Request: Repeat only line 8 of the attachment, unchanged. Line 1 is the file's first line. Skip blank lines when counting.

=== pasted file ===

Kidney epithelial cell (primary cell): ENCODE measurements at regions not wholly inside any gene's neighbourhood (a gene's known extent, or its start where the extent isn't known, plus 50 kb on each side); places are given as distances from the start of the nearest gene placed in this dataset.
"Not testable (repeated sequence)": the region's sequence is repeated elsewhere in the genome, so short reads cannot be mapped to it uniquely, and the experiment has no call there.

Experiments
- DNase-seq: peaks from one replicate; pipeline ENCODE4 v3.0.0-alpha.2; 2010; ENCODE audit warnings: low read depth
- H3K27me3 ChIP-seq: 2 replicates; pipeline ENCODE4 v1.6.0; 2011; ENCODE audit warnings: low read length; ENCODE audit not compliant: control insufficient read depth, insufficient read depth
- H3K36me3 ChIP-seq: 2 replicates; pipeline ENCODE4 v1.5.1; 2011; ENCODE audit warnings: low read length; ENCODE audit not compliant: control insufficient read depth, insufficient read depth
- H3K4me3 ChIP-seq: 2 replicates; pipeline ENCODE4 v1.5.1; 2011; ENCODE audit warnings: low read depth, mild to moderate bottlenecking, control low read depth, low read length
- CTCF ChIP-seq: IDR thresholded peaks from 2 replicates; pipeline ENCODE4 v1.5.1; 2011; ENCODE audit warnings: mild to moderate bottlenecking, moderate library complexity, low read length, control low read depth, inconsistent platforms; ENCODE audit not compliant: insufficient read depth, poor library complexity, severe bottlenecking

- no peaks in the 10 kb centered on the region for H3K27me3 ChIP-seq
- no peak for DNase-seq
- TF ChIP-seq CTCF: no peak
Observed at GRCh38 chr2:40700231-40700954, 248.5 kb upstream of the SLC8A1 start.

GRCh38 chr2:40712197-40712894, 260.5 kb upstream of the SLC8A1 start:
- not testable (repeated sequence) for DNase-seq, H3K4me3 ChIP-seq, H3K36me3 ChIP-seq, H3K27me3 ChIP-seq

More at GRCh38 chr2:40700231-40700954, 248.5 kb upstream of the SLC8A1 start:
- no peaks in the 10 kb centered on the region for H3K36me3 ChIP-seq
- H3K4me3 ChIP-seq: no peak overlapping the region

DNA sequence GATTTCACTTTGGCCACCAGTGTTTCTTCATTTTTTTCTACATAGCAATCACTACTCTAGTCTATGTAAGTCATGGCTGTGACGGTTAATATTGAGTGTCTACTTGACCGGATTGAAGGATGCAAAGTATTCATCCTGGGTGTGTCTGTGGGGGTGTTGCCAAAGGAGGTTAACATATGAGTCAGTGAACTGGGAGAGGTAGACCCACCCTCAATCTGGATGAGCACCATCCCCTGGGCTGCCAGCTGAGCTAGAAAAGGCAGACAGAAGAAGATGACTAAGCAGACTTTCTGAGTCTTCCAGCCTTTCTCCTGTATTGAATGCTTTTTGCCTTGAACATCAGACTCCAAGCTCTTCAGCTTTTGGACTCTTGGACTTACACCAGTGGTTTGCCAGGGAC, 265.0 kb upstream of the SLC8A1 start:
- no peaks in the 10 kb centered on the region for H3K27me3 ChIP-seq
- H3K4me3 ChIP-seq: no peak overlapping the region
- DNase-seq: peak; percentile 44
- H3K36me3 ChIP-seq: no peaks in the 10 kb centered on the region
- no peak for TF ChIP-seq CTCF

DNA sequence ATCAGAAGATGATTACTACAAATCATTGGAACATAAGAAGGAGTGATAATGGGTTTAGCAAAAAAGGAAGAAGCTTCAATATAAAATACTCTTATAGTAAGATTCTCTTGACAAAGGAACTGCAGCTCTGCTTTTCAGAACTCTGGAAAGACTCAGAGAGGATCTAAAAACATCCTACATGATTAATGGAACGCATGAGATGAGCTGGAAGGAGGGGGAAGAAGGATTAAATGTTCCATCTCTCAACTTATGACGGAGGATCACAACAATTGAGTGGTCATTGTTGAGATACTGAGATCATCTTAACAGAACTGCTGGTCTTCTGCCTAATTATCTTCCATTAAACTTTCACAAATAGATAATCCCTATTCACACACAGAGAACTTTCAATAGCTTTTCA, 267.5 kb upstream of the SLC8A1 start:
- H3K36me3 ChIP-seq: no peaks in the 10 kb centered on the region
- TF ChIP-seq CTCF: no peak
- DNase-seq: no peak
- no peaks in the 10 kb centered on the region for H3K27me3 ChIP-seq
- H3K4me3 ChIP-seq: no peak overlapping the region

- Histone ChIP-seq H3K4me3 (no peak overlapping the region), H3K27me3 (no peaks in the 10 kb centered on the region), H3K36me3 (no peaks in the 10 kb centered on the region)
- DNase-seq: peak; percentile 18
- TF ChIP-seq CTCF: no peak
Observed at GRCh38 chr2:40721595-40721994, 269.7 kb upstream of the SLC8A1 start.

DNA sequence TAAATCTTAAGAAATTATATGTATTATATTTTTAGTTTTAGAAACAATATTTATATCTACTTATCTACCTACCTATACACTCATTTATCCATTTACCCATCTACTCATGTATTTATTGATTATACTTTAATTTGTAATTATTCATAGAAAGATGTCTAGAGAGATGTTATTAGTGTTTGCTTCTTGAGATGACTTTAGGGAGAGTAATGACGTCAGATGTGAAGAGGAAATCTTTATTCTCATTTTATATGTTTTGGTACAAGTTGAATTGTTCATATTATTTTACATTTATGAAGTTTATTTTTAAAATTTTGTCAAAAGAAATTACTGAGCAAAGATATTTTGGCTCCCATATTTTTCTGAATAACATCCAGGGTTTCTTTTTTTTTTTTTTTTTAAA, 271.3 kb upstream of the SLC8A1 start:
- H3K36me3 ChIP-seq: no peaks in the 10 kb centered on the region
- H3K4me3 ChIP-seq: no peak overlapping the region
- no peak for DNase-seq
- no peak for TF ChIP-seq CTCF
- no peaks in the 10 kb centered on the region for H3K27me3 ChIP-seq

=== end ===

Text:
- CTCF ChIP-seq: IDR thresholded peaks from 2 replicates; pipeline ENCODE4 v1.5.1; 2011; ENCODE audit warnings: mild to moderate bottlenecking, moderate library complexity, low read length, control low read depth, inconsistent platforms; ENCODE audit not compliant: insufficient read depth, poor library complexity, severe bottlenecking